G-Protein Linked Cell Surface Receptors (GPCRs)
GPCRs are the membrane proteins that constitute the largest superfamily of the protein. In the human genome, there are more than 800 G-protein linked cell surface receptors that are categorized into four superfamilies; Rhodopsin-like GPCRs, secretin-like/adhesion-like GPCRs, glutamate, and frizzled/Tas2 GPCRs superfamilies.
All G-protein linked cell surface receptors share a conserved serpentine transmembrane domain (seven membrane-spanning transmembrane domains) and play varieties of physiological and pathological roles. About 50% of the drugs that are currently used in the treatment of neurodegenerative diseases, cancer, pain, viral infection, allergy, etc. are designed to target the G-protein linked cell surface receptors.
Elucidation of bovine rhodopsin G-protein cell surface receptor for the first time in 2000 has led to the determination of several GPCRs including a β2-adrenergic receptor, chemokine receptor, and A2A adenosine receptor, etc.
Using the protein engineering strategies such as cleavage of unstructured domains, systematic or point stabilizing mutations and structural data of the majority of the GPCRs available from published articles, it was concluded that ligand-dependent stabilization is one of the fundamental properties of the receptor that is a structural and functional characteristics of the GPCR.
It has been found that all GPCR structures have a bound ligand either in the orthosteric or in the allosteric binding sites that confer the presence of bound ligand stabilizes the structure of the GPCR. Ligand recognition and binding to the GPCR binding site promote the correct conformation locking the receptor into a stable state.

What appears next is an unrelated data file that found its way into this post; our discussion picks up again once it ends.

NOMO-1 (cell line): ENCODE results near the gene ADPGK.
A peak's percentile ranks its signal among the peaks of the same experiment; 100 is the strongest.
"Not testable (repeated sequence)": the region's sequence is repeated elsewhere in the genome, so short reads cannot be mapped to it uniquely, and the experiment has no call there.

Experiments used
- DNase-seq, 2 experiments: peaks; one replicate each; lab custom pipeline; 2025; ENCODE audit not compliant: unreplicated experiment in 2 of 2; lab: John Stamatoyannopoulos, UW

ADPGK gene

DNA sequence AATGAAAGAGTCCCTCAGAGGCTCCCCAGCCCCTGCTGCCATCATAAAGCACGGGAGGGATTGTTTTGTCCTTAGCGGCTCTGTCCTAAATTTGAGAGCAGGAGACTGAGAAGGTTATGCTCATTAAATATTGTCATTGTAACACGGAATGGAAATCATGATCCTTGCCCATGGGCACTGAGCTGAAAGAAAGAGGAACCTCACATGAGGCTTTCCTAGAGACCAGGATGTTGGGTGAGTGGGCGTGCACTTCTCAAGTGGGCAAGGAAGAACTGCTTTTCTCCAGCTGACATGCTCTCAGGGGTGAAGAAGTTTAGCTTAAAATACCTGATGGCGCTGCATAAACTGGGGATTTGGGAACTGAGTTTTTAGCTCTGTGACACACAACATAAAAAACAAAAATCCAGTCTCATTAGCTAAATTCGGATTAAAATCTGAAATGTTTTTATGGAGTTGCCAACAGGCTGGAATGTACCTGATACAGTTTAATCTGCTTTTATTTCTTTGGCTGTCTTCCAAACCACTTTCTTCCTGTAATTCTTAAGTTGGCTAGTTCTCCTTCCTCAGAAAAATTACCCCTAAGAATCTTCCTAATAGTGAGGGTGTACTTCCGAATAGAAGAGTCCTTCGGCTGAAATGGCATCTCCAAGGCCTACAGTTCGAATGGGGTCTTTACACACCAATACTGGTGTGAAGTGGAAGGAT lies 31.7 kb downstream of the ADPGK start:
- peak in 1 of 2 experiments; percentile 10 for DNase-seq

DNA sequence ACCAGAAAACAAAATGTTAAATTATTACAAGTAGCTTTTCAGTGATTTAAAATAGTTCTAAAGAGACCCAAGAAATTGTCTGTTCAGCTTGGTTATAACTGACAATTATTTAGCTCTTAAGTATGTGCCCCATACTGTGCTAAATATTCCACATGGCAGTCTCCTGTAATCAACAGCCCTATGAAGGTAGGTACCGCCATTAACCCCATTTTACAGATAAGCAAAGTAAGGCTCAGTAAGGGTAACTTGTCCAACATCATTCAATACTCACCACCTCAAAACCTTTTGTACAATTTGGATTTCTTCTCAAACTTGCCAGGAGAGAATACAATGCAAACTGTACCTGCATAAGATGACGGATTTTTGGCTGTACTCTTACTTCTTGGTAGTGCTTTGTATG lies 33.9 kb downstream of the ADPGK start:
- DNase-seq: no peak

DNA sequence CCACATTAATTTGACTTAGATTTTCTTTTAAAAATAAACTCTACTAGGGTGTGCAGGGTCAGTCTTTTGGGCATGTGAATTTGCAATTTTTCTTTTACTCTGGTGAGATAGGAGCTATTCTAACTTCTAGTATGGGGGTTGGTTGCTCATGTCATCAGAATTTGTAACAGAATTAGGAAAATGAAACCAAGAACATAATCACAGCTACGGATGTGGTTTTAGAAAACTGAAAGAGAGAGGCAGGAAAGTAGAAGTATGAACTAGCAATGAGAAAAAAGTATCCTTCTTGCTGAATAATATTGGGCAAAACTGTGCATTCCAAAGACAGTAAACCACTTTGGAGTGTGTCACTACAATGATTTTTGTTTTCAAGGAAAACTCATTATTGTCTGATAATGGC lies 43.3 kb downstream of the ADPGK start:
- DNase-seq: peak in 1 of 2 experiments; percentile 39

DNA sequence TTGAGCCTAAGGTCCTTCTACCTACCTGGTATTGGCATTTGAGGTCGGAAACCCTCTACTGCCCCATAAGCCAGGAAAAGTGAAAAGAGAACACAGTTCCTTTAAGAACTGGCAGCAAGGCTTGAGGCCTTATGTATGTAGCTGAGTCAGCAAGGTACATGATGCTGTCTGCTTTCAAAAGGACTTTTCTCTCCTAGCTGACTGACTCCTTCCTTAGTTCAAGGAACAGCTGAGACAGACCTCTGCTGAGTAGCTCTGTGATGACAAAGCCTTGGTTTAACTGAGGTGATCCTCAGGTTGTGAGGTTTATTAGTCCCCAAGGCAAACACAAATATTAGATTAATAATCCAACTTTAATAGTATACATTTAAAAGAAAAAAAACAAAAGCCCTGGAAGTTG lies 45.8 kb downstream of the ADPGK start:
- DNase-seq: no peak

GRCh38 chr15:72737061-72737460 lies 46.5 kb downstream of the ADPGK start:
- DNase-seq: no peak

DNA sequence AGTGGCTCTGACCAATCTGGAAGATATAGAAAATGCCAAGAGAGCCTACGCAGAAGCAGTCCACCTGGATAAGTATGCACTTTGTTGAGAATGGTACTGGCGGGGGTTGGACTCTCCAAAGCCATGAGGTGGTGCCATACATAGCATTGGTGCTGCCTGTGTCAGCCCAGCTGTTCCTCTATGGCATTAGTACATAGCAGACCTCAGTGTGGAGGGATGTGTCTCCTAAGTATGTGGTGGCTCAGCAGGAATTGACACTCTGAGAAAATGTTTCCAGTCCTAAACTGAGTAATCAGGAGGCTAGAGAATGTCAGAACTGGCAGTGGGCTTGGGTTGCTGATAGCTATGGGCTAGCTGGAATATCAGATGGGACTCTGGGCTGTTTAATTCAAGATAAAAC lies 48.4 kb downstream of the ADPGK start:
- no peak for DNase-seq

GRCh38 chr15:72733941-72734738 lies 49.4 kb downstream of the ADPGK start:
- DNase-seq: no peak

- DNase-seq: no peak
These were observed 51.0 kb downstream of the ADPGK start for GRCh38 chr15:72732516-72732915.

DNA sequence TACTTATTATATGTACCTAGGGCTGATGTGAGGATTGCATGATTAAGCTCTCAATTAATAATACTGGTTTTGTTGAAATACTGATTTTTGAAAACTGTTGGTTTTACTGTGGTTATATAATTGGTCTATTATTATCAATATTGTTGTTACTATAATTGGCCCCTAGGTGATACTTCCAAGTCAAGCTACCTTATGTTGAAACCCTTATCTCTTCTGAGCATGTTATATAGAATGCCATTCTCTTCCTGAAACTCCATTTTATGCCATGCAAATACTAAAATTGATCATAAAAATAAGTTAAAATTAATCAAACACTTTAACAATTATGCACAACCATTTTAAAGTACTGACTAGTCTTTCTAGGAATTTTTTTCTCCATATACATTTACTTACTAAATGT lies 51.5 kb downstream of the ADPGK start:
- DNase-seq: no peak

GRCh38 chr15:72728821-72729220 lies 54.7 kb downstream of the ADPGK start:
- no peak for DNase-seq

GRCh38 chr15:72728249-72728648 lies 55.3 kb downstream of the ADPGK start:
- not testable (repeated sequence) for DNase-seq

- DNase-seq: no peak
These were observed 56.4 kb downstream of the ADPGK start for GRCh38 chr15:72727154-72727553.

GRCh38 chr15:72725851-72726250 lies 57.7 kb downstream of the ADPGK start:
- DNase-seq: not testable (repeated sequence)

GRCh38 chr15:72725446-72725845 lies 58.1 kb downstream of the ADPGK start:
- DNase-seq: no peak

However, researchers have also found that ligand not only helps to attain the receptor stable conformation but also promotes the expression of some of the G-protein linked cell surface receptors to the membrane surface. During which ligand helps to reduce the internalization of the receptors and enhances the membrane trafficking and receptor folding.
For this purpose, researchers gathered published data for about 48 GPCR ligands and crystal structures of their receptors bound to the ligands. They analyzed the properties including molecular weight, binding affinity, the thermal stability of all the GPCRs bound to the ligand. The result revealed that ligands potentially influenced the GPCR crystallization process.
The ligand properties related to the GPCR crystallization process are due to the thermal stability of the receptor achieved by the ligand binding. However, there are some more approaches to measure the properties of the ligands by both cell-based approaches as well as protein-based approaches.
Researchers used the fluorescent thermal stability assay to assess and rank the ligands in the context of improving thermal stability. They found that the melting temperature of the purified receptors without ligand-bound in the detergent solution ranging from 40-45°C. However, Tm values and crystal diffraction resolution data of the ligand-bound GPCRs showed Tm values higher than 55°C in the micro-scale fluorescent thermal stability assay.
Factors that stabilizes the ligand-receptor interaction